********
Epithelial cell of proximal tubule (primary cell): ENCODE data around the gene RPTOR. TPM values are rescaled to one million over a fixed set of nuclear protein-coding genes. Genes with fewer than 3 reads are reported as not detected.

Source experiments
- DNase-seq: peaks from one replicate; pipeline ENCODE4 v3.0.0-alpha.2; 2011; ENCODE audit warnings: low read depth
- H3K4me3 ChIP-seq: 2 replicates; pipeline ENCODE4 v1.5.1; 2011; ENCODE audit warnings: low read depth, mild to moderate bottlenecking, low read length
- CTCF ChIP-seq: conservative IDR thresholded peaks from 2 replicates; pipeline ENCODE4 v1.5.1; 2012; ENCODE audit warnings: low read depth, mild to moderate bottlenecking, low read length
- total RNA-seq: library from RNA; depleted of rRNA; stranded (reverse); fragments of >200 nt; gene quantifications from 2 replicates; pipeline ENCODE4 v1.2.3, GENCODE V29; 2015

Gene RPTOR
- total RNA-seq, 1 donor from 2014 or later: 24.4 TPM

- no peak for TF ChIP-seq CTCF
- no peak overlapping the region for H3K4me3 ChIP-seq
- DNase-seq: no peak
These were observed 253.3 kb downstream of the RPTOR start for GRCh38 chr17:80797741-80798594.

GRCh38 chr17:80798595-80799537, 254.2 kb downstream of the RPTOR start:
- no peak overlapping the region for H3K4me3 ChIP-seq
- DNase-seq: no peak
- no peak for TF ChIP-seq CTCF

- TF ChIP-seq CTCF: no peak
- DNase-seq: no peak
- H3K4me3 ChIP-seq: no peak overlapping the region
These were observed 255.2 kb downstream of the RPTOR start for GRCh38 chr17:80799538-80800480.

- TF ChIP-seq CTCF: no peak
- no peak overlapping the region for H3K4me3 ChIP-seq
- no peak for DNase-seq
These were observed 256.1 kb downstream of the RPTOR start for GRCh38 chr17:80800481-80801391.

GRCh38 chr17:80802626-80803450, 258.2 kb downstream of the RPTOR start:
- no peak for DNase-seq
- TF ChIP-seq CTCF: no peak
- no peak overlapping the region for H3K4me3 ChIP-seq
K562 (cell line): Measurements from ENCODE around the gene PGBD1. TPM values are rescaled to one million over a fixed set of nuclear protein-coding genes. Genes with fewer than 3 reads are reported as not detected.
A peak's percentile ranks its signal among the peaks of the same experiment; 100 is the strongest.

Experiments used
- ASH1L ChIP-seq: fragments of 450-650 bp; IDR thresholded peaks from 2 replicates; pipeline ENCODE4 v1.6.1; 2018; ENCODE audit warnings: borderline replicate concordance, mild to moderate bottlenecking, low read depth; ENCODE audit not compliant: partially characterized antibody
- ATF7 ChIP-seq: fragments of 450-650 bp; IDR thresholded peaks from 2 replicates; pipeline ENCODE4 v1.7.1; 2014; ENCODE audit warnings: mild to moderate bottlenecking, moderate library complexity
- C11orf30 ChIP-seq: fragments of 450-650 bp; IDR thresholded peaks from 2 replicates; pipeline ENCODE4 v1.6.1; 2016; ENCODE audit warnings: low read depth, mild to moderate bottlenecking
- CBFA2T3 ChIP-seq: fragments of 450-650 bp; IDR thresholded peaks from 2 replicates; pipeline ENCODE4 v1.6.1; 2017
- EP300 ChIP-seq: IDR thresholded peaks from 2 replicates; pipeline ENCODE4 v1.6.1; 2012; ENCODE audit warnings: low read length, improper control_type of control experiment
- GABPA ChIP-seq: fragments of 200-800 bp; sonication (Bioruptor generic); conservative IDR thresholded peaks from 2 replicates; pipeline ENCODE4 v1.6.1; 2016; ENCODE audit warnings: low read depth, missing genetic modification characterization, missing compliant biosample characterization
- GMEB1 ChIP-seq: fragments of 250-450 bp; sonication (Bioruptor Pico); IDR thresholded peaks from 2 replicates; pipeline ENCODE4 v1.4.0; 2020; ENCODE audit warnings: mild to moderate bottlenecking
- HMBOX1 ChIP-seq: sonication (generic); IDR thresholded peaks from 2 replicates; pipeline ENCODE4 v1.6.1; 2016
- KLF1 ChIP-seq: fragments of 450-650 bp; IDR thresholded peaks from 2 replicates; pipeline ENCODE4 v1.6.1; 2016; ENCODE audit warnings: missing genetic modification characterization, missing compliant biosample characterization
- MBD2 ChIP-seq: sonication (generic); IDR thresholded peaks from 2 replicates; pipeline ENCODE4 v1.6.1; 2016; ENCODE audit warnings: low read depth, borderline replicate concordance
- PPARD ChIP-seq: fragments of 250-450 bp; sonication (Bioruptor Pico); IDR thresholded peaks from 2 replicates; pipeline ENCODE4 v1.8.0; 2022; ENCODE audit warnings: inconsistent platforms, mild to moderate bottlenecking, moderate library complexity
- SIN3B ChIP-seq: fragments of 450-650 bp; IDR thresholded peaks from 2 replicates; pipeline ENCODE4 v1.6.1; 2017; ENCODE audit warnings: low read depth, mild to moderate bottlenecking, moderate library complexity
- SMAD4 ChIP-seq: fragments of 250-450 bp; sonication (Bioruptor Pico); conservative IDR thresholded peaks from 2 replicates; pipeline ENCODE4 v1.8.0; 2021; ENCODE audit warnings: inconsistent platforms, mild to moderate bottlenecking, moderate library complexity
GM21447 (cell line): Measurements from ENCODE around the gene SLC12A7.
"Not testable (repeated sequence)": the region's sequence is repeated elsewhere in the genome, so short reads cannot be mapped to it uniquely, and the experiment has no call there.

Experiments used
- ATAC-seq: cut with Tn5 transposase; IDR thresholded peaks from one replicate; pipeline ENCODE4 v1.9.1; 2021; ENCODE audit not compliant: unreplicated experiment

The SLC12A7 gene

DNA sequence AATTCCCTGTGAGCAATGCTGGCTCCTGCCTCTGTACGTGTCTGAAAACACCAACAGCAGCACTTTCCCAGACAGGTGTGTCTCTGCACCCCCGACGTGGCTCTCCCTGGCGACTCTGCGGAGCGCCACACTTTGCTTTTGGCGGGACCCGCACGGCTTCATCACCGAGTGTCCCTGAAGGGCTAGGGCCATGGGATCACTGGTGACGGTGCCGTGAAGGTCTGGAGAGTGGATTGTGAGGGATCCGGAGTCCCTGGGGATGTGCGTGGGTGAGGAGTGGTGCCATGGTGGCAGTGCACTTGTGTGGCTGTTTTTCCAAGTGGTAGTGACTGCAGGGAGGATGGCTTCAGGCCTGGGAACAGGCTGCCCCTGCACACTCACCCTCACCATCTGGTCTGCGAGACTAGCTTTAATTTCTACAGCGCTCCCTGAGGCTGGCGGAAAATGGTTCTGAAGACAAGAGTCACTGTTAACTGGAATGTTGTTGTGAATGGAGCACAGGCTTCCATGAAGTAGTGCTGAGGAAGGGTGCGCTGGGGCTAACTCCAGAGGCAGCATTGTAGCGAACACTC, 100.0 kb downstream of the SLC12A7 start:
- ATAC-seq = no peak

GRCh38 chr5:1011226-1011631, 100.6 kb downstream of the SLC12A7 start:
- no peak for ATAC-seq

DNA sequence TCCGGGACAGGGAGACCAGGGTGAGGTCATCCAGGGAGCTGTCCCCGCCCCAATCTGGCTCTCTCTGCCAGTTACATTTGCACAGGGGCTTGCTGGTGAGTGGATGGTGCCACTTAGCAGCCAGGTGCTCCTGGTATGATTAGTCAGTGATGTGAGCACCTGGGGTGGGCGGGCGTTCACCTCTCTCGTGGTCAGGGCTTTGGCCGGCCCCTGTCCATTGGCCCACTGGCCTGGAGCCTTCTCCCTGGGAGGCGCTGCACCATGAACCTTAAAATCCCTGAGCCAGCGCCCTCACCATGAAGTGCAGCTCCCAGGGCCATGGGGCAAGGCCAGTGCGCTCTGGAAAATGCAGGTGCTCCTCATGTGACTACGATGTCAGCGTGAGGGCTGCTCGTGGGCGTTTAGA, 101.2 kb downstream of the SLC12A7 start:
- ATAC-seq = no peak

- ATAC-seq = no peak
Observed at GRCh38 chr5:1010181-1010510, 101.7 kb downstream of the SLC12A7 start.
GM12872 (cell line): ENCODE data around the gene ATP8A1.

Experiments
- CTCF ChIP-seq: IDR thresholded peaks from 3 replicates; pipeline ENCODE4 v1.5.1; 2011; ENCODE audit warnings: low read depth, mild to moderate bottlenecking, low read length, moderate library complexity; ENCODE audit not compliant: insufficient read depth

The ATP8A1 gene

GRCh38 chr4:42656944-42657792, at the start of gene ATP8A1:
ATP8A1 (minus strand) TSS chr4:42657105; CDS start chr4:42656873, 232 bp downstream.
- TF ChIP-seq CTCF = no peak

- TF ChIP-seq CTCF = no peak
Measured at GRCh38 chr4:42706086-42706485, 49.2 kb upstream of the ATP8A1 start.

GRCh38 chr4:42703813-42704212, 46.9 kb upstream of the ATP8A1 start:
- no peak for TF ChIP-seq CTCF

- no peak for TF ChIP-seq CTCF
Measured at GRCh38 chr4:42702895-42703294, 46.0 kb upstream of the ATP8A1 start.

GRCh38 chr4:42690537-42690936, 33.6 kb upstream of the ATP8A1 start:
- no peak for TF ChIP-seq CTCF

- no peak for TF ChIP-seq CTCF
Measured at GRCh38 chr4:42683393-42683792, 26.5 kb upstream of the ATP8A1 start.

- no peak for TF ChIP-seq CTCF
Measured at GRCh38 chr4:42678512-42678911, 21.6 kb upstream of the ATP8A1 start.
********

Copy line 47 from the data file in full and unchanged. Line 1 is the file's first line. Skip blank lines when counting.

Experiments used